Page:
Why your supply chain team needs a chief robotics officer

20 January 2022

Major supply chain decisions will be made by artificial intelligence and robots will be rife in warehouses within years, according to predictions by Gartner. 

Complex data systems that share different data points from across a company – known as edge technologies – will account for 25% of supply chain decisions by 2025.

Robotic process automation and augmented intelligence systems will become mainstream in businesses by 2025, while a large majority of supply chain activities will become fully autonomous after 2030, according to Gartner’s The Supply Chain 2035 Roadmap report.  

It said edge ecosystems will help companies create more even workflows, distribute data capacity and streamline real-time responses to stakeholders.

Edge computing allows virtual retail channels to connect directly with manufacturers and warehouses, and it can provide asset tracking to detect localised changes in supply chains. 

Andrew Stevens, senior director analyst with the Gartner Supply Chain Practice, said: “Historically, digital supply chain investments prioritised large-scale, centralised applications in domains such as manufacturing and logistics.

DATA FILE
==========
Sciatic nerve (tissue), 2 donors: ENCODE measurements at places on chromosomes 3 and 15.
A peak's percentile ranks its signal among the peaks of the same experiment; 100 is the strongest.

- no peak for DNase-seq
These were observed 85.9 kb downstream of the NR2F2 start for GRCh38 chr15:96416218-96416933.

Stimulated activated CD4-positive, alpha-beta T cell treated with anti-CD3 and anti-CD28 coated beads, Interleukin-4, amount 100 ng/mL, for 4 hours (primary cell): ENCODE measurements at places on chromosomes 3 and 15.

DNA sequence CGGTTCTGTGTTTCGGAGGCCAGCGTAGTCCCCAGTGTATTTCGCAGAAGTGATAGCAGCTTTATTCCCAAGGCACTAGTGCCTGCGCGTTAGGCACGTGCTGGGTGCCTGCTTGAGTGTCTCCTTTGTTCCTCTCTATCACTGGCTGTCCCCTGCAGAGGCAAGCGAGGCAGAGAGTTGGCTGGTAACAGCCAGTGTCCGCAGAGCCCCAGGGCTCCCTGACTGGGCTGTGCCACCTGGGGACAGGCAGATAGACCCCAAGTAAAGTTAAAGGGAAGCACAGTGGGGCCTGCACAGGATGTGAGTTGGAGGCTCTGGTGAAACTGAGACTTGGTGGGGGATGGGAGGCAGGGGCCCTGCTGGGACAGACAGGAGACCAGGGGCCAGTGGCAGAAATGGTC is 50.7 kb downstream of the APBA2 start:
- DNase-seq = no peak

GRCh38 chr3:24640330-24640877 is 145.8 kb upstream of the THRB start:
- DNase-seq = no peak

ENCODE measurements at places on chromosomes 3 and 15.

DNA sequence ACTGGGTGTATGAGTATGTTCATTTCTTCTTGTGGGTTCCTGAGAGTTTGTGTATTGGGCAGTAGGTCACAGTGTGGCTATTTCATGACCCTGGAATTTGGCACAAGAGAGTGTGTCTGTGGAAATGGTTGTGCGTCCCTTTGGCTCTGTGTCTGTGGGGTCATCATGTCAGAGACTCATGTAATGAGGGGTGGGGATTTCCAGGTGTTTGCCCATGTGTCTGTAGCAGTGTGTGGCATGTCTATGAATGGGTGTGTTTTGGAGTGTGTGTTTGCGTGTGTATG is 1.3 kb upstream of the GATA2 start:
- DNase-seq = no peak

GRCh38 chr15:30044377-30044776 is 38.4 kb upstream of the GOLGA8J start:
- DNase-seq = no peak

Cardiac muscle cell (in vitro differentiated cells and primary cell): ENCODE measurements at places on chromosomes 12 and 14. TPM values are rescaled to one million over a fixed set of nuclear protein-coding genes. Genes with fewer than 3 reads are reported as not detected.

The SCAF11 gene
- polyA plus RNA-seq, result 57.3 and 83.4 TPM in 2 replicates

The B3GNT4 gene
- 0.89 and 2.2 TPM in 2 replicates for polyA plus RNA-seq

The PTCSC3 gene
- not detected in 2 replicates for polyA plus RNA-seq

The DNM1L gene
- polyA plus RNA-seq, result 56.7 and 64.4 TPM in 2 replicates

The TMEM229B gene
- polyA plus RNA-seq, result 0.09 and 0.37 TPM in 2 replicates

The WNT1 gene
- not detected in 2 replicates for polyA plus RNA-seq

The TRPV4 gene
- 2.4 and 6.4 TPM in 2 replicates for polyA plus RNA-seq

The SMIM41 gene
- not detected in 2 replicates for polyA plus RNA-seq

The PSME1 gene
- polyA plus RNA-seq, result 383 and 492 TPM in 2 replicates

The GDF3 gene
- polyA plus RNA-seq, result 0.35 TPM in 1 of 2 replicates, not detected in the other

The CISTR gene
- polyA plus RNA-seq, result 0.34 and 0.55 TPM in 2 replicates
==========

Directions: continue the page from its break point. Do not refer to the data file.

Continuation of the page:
“Increasingly, supply chains are becoming more dynamic and cover larger networks.”

Consequently, digital supply chain twins, supply chain control towers, blockchain in supply chains and machine learning will be common in businesses by 2030. 

Supply chain leaders agreed in a survey that a large majority of supply chain activities will become fully autonomous sometime after 2030. 

However, this doesn’t signal the end of human involvement in supply chains completely, Gartner said. 

Survey respondents agreed ‘hyperautomation’ – which combines a series of artificial intelligence tools to automate complex business processes – provided an opportunity to free up people’s time to carry out tasks only humans are capable of performing. 

Gartner further predicted 75% of large companies will have adopted some form of robots in their warehouses by 2026.

Such robots will be able to transport pallets of goods, deliver goods to people, and select and identify individual items. 

Gartner argued recent labour shortages will accelerate the switch to automation within supply chains.

Dwight Klappich, vice president analyst with the Gartner Supply Chain practice, said: “Labour availability constraints, rapidly-rising labour rates and the residual impacts of Covid-19 will compel most companies to invest in cyber-physical systems, especially intralogistics smart robots.

“The good news is that there are already many flexible robotics use cases, and it is important to evaluate the best fits to an organisation’s specific needs. 

“Supply chain leaders should take full advantage of growing trends in robotics by creating an organisation led by a chief robotics officer, or equivalent role, within their organisation.”

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